Thus while peace has eluded, there is also realization on both sides that full-fledged war between the nuclear powered opponents could lead to massive destruction and yet not resolve differences that separate them. The choices therefore are stark. This state of diminishing hope lies at the back of reasons that make symbolic initiatives like Kartarpur Corridor accord seem like a call from the beyond to the warring neighbors to cool tempers for their own good.
So one does wonder if it may be a play of will divine that in August 2018 during swearing in of Imran Khan, Pakistan Army Chief mentioned in conversation with Sidhu of their willingness to open the Dera Baba Nanak–Kartarpur corridor on 550th birth anniversary of Guru Nanak. The rest is history as all the negatives kept getting out of the way and the Corridor was inaugurated on 9 November 2019, by Prime Ministers of India and Pakistan on their respective sides to the wonder of a still skeptical global community.
Locating Sikh Engagement in Indo-Pak Matrix
We thus see Sikhs wrapped up in the layers of the Indo-Pak matrix as it evolved before and since the creation of Pakistan in 1947. I was 16 when we crossed over to India in late August 1947. It was a traumatic separation but my parents, no doubt nostalgic, talked of old times but never got an opportunity to visit Pakistan. It was hard – not because of just being displaced, that was soon reconstructed but because of a felt loss being Sikhs.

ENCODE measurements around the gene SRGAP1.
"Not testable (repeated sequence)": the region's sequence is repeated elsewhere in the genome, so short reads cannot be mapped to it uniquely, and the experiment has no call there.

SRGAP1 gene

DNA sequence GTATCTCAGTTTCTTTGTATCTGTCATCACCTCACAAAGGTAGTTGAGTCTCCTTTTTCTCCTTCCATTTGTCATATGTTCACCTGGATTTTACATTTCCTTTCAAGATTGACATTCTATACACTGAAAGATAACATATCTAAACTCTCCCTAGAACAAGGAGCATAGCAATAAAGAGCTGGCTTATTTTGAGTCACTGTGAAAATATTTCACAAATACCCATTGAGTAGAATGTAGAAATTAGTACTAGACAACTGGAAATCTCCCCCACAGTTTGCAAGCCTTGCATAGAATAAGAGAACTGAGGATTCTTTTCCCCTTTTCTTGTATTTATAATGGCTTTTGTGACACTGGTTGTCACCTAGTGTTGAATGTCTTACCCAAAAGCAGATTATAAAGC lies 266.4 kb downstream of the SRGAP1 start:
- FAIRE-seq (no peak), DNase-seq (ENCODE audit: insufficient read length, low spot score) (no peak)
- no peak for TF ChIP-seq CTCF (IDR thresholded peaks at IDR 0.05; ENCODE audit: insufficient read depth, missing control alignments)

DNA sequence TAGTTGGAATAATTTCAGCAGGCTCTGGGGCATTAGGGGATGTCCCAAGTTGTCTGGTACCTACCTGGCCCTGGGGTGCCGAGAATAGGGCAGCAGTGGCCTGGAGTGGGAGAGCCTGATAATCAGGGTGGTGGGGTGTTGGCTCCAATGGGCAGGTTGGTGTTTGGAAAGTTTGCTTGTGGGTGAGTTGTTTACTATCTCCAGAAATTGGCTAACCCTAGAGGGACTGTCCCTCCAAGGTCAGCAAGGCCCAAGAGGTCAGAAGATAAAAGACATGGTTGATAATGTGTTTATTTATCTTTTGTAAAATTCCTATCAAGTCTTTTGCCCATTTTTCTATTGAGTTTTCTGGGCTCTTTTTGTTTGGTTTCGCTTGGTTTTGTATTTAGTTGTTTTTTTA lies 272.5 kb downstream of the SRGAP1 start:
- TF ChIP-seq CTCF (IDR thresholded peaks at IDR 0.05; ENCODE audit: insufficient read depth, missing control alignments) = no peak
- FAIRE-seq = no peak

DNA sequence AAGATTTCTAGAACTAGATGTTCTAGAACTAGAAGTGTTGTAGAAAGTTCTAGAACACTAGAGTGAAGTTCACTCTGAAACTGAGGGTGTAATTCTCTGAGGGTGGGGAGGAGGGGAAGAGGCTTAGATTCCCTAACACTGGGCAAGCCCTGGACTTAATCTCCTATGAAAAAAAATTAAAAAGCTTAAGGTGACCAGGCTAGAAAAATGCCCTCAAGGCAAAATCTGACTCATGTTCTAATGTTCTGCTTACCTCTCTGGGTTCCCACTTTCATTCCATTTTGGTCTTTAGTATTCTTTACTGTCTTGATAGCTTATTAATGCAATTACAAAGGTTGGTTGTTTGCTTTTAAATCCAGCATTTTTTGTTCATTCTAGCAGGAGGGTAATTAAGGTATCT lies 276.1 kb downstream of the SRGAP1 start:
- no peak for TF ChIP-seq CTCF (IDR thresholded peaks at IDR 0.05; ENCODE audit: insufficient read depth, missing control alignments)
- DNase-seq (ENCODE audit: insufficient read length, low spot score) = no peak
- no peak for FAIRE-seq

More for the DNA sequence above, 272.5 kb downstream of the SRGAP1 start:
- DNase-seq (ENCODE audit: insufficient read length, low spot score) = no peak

After my visit in 2004 as part of an interfaith group of scholars from the US to grasp emerging phenomenon of Radical Islam, my take on the dilemmas affecting Pakistan-Sikh engagement came round to the view that while there was a need for the Sikhs to engage with Pakistan, the primary focus of Pakistani engagement in the post 9/11 world was and had to be Judeo-Christian West, with India as a secondary focus in view of their continuing low level conflict that was draining both. The Sikh engagement need, which did not seem to concern India, Pakistan or the US, therefore could come in at the tertiary level and given their political position, operate within the constraints set by the primary and the secondary drivers. In my mind there was a clear recognition that proactive Sikh engagement with Pakistan was not an option.
My related inference nonetheless was that Indian Sikhs will always have to be neighbors, across the border, with a vibrant segment of Pakistani Muslims with their worldview and perception of the Sikhs. In the same strain, for Sikhs given their geo-political situation, Muslim world mainly will be Pakistan and the Muslim opinion that may impact them the most would be the Pakistani orientation. As such even though this recognition may not be evident in Sikh thinking, some kind of neighborly engagement should be in their long-term interest.
Spirit, Fall of A Wall, Model, Peace Corridor?
Kartarpur Inaugurated: The Messages Sent Out
The Prime Minister of India, Narendra Modi, invoked Guru Nanak but drifted to compare the decision for creation of the corridor to the fall of Berlin Wall in that the project may help ease tensions between the two states at loggerheads from their inception. He also thanked Pakistan Prime Minister for 'respecting the sentiments of India. The opening of Kartarpur Sahib corridor before the 550th birth anniversary of Guru Nanak Dev ji has brought us immense happiness' thus asserting that the longing for the corridor was sentiment of India and not of Sikhs alone.
Prime Minister Imran Khan was candid to admit the he did not know anything about Kartarpur a year back but said that "Pakistan believes that the road to prosperity of region and bright future of our coming generation lies in peace", and that Pakistan "is not only opening the border but also their hearts for the Sikh community." So opening of corridor may bring peace, prosperity and bright future to the region and Pakistan was opening their hearts to Sikh community. He was addressing India for prosperity through peace and extending invite to global Sikh community.